The Rule of Discretion versus the Rule of Law: Soros Gets Nailed

October 14, 2011

by Mario Rizzo

In a previous post I reported a Cato Institute panel discussion of Friedrich Hayek’s The Constitution of Liberty (as reissued in a new edition by The University of Chicago Press). This discussion was among Bruce Caldwell (Duke University), Ronald Hamowy (Cato and the University of Alberta), Richard Epstein (New York University), and George Soros, the mega-financier.

In this discussion, ostensibly about the rule of law, Soros said that the complexities of the financial sector require a new class of regulations that may not be simple, predictable and transparent. They may require considerable discretion on the part of regulators. This is because financial markets are the locus of radical uncertainty. It is thus impossible to predict beforehand the kinds of financial-instrument developments that will occur and, especially, the consequences these will have. Thus the financial regulations must be able to be creative in dealing with such developments. This apparently means the rule of law in its traditional sense will have to be bent or compromised. Read the rest of this entry »

The Targeted Killing of Anwar al-Awlaki

September 30, 2011

by Roger Koppl

Anwar al-Awlaki was killed in a drone strike today.  If you recognize the name Awlaki, then you know that he was bad guy.  He was a propagandist for Al Qaeda who seems to have inspired the Fort Hood shooting, in which Nidal Hassan killed 13 people.  He was also an American citizen, born in New Mexico.  He was charged with no crime.  No attempt was made to arrest him.  The United States government seems to have had no plan to try him or charge him with any crime.  He was simply targeted for killing, and killed. Read the rest of this entry »

Deregulated Lawyers and Regulatory Spread

September 22, 2011

by Chidem Kurdas

In their new book, First Thing We Do, Let’s Deregulate All the Lawyers (Brookings Institution Press, 2011),   Clifford Winston, Robert W. Crandall and Vikram Maheshri reach the surprising conclusion that America has too few lawyers rather than too many. They make a strong case but it raises a major question. Read the rest of this entry »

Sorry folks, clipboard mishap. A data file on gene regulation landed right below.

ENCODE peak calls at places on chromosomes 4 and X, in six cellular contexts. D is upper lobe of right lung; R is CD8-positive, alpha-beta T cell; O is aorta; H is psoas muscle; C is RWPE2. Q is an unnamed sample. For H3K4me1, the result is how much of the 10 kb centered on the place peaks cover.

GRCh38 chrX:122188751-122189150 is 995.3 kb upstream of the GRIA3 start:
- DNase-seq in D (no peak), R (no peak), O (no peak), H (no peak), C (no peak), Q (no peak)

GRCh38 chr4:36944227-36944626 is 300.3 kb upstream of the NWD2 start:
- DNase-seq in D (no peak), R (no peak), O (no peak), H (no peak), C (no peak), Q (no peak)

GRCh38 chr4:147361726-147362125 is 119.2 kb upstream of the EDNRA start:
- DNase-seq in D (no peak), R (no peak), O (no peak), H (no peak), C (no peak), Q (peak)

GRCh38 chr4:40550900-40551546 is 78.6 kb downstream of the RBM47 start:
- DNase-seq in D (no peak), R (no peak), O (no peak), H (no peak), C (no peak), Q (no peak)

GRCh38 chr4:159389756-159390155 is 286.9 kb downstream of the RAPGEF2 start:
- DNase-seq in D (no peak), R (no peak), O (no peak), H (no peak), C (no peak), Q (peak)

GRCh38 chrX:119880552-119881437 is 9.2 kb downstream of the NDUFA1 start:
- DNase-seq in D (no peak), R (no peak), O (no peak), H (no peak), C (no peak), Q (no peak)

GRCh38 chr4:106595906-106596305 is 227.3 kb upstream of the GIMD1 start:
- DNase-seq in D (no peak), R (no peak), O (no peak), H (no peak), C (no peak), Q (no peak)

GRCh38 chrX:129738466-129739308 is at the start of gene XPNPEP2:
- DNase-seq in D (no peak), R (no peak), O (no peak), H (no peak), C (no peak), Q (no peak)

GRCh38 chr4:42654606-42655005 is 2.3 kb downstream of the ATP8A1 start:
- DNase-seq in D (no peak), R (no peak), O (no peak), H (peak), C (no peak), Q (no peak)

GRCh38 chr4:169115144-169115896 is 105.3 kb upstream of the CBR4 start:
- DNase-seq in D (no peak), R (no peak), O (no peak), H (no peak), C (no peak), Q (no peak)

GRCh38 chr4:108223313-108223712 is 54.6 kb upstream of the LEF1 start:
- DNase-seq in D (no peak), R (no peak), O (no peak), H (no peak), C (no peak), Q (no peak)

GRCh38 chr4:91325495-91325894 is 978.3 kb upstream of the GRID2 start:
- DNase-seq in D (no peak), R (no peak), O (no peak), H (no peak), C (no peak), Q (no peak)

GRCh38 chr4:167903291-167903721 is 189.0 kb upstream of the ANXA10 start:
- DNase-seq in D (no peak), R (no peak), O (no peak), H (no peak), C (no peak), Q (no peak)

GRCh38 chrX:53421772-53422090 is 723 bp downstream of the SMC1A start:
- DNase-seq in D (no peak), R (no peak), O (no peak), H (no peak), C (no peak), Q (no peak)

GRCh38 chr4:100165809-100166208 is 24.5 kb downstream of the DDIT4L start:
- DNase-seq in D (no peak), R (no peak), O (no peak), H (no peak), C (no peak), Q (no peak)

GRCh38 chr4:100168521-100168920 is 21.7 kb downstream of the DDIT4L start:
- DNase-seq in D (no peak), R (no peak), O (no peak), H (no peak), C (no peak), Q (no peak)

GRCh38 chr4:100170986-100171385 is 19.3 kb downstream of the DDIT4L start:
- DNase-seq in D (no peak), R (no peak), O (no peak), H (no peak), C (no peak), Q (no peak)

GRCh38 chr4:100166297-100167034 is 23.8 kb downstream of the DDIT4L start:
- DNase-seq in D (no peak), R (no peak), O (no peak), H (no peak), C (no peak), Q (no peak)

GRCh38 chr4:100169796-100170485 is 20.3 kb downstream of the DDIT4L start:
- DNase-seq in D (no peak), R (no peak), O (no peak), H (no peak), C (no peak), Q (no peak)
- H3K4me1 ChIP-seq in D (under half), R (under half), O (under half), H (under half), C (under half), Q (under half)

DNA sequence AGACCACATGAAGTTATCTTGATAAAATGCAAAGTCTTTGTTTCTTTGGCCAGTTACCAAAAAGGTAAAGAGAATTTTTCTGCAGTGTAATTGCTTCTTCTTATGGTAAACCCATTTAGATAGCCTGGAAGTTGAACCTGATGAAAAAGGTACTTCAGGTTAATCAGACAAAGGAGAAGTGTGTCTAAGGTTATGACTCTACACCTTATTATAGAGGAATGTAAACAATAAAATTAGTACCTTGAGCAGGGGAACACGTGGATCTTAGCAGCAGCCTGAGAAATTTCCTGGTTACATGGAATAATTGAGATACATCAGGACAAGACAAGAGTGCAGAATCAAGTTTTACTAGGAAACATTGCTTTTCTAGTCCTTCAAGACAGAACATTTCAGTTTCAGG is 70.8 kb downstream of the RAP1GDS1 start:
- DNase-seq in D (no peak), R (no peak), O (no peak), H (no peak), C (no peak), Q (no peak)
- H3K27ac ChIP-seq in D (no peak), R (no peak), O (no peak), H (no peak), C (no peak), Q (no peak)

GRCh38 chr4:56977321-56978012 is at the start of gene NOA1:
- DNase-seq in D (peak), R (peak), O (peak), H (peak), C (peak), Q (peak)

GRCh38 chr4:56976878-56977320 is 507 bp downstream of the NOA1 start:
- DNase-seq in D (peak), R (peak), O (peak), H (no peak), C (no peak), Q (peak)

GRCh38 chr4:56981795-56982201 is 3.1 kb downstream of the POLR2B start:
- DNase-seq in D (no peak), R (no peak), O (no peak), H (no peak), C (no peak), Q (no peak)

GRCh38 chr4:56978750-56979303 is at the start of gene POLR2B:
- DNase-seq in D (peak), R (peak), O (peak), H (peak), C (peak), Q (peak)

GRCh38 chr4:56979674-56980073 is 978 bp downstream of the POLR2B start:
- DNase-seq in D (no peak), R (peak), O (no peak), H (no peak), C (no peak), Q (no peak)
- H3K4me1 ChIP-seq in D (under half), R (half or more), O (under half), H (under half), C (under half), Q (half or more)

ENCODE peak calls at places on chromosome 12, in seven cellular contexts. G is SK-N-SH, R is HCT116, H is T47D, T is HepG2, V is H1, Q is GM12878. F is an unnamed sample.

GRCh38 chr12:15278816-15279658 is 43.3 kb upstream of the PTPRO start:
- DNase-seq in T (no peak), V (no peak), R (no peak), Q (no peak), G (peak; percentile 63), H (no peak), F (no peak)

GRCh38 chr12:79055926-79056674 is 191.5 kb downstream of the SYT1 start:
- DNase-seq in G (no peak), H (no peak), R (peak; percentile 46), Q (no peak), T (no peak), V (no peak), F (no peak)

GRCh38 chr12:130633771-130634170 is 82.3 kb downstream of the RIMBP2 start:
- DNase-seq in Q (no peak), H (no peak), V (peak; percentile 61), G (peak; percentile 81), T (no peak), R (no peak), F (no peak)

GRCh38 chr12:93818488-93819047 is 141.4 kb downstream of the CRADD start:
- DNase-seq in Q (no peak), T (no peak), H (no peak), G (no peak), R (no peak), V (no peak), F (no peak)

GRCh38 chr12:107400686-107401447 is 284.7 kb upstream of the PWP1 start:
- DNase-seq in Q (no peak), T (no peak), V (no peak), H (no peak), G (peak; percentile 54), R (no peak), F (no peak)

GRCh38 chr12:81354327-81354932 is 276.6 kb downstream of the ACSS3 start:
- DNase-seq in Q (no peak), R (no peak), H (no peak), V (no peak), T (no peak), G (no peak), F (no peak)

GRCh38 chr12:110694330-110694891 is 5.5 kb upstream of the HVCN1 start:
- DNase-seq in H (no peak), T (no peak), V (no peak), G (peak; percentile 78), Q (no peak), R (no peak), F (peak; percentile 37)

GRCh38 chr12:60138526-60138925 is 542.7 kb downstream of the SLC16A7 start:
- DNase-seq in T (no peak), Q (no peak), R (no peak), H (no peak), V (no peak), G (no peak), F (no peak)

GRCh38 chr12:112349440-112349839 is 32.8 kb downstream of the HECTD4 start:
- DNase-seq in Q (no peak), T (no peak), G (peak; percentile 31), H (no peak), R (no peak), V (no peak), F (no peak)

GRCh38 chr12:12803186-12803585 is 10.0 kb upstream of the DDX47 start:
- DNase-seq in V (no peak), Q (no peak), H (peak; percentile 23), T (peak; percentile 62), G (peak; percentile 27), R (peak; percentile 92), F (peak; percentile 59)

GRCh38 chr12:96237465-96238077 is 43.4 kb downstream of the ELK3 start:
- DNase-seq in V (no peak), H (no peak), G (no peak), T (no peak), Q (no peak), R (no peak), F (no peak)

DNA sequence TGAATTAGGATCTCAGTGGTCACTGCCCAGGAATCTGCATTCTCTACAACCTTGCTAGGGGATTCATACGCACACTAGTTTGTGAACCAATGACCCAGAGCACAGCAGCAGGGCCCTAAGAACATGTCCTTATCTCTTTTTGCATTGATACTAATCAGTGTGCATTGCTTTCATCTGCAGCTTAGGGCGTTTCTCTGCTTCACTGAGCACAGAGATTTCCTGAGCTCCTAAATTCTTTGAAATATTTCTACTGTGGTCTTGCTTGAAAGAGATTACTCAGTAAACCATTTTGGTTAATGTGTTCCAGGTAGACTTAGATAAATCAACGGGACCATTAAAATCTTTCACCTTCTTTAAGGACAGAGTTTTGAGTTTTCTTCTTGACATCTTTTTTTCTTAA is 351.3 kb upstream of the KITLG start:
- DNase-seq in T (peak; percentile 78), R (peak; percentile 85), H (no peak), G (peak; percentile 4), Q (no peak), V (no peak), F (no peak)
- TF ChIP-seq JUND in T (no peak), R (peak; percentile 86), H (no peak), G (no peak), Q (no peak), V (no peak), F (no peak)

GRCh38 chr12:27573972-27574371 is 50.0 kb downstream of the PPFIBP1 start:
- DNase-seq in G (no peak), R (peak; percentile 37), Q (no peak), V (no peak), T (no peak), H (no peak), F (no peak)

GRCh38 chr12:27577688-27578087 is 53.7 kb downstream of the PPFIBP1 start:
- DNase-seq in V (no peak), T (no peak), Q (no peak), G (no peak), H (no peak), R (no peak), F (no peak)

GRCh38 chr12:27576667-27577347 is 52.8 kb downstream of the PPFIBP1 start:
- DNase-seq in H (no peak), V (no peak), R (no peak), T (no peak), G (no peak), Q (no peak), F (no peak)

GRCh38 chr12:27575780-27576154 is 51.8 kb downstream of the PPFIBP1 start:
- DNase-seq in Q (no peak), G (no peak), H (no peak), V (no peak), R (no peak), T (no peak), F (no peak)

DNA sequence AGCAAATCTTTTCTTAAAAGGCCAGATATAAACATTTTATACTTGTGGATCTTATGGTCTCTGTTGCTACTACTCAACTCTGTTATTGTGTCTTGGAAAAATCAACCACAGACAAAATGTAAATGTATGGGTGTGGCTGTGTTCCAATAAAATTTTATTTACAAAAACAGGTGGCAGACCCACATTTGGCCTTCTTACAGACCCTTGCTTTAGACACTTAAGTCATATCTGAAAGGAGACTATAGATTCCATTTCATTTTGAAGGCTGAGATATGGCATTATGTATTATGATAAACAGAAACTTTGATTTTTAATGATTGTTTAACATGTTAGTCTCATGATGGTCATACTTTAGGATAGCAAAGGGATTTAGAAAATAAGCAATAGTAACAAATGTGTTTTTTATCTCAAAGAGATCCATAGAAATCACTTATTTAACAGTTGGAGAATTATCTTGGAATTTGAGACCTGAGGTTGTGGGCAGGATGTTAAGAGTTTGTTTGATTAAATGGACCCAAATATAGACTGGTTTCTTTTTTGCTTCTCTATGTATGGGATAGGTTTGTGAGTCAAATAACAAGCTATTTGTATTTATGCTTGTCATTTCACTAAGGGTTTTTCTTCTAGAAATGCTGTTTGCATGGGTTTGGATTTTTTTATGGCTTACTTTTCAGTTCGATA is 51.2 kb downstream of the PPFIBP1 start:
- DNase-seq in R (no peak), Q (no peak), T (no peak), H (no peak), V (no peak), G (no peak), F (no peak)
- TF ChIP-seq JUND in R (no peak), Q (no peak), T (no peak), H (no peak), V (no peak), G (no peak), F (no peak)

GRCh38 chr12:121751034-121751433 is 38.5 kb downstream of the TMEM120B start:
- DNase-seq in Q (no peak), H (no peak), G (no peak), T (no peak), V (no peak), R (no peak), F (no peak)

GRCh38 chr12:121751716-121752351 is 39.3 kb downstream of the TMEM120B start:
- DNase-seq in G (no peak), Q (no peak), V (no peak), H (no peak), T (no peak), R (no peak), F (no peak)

Fannie Freddie Lawsuit and Risk Arbitrage

September 6, 2011

by Chidem Kurdas

Last week the Federal Housing Finance Agency filed suits against 17 major banks and mortgage businesses for misleading Fannie Mae and Freddie Mac regarding the risks of mortgage securities sold to these government-sponsored enterprises.  Though it targets banks, the litigation shows the mode of operation of Fannie and Freddie.

This development is best understood against the background provided by a revealing new book,  Guaranteed to Fail: Fannie Mae, Freddie Mac and the Debacle of Mortgage Finance, by V. Acharya, M. Richardson, S. van Nieuwerburgh and L. White, professors at New York University’s Stern School of Business. Here’s a quote taken from a decade-old American Enterprise Institute compilation of warnings regarding GSEs from free marketers and left-wingers alike. This is from a Fannie Mae executive:

“We’re not casual about managing our political risk.” 

By contrast, they were casual about managing their credit risk, Read the rest of this entry »